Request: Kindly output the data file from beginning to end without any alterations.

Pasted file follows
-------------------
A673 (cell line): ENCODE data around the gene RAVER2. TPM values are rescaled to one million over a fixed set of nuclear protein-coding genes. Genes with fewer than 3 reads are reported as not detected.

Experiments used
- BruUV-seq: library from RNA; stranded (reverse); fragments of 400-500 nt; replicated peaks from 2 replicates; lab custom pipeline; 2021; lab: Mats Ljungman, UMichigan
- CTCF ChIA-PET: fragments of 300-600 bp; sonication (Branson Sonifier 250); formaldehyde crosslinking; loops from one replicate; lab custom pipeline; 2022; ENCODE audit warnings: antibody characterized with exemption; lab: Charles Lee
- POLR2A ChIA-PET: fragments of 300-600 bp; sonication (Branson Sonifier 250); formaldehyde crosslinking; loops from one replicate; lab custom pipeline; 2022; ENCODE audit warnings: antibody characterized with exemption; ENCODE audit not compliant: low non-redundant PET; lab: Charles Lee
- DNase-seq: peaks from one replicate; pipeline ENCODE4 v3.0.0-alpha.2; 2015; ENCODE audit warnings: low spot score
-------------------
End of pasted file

A673 (cell line): ENCODE data around the gene RAVER2. TPM values are rescaled to one million over a fixed set of nuclear protein-coding genes. Genes with fewer than 3 reads are reported as not detected.

Experiments used
- BruUV-seq: library from RNA; stranded (reverse); fragments of 400-500 nt; replicated peaks from 2 replicates; lab custom pipeline; 2021; lab: Mats Ljungman, UMichigan
- CTCF ChIA-PET: fragments of 300-600 bp; sonication (Branson Sonifier 250); formaldehyde crosslinking; loops from one replicate; lab custom pipeline; 2022; ENCODE audit warnings: antibody characterized with exemption; lab: Charles Lee
- POLR2A ChIA-PET: fragments of 300-600 bp; sonication (Branson Sonifier 250); formaldehyde crosslinking; loops from one replicate; lab custom pipeline; 2022; ENCODE audit warnings: antibody characterized with exemption; ENCODE audit not compliant: low non-redundant PET; lab: Charles Lee
- DNase-seq: peaks from one replicate; pipeline ENCODE4 v3.0.0-alpha.2; 2015; ENCODE audit warnings: low spot score